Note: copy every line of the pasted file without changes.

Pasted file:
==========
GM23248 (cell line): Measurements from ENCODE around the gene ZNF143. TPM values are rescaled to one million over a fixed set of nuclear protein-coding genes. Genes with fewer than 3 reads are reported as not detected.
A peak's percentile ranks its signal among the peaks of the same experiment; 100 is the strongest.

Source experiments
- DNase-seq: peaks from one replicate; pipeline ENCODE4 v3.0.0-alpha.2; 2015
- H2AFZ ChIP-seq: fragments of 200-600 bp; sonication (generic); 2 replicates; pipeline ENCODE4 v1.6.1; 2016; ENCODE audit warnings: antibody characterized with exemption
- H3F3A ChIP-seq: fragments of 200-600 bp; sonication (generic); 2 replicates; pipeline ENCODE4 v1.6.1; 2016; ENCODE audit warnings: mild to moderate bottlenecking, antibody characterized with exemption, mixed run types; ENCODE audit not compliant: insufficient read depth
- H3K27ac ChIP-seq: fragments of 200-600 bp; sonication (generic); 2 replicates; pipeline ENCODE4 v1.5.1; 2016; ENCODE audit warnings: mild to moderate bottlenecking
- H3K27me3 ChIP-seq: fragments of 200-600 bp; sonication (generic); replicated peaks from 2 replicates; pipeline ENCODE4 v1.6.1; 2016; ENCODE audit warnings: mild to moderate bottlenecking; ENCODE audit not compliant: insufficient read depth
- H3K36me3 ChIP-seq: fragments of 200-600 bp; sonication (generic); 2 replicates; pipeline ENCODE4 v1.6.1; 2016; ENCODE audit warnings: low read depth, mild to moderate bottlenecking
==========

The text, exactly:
GM23248 (cell line): Measurements from ENCODE around the gene ZNF143. TPM values are rescaled to one million over a fixed set of nuclear protein-coding genes. Genes with fewer than 3 reads are reported as not detected.
A peak's percentile ranks its signal among the peaks of the same experiment; 100 is the strongest.

Source experiments
- DNase-seq: peaks from one replicate; pipeline ENCODE4 v3.0.0-alpha.2; 2015
- H2AFZ ChIP-seq: fragments of 200-600 bp; sonication (generic); 2 replicates; pipeline ENCODE4 v1.6.1; 2016; ENCODE audit warnings: antibody characterized with exemption
- H3F3A ChIP-seq: fragments of 200-600 bp; sonication (generic); 2 replicates; pipeline ENCODE4 v1.6.1; 2016; ENCODE audit warnings: mild to moderate bottlenecking, antibody characterized with exemption, mixed run types; ENCODE audit not compliant: insufficient read depth
- H3K27ac ChIP-seq: fragments of 200-600 bp; sonication (generic); 2 replicates; pipeline ENCODE4 v1.5.1; 2016; ENCODE audit warnings: mild to moderate bottlenecking
- H3K27me3 ChIP-seq: fragments of 200-600 bp; sonication (generic); replicated peaks from 2 replicates; pipeline ENCODE4 v1.6.1; 2016; ENCODE audit warnings: mild to moderate bottlenecking; ENCODE audit not compliant: insufficient read depth
- H3K36me3 ChIP-seq: fragments of 200-600 bp; sonication (generic); 2 replicates; pipeline ENCODE4 v1.6.1; 2016; ENCODE audit warnings: low read depth, mild to moderate bottlenecking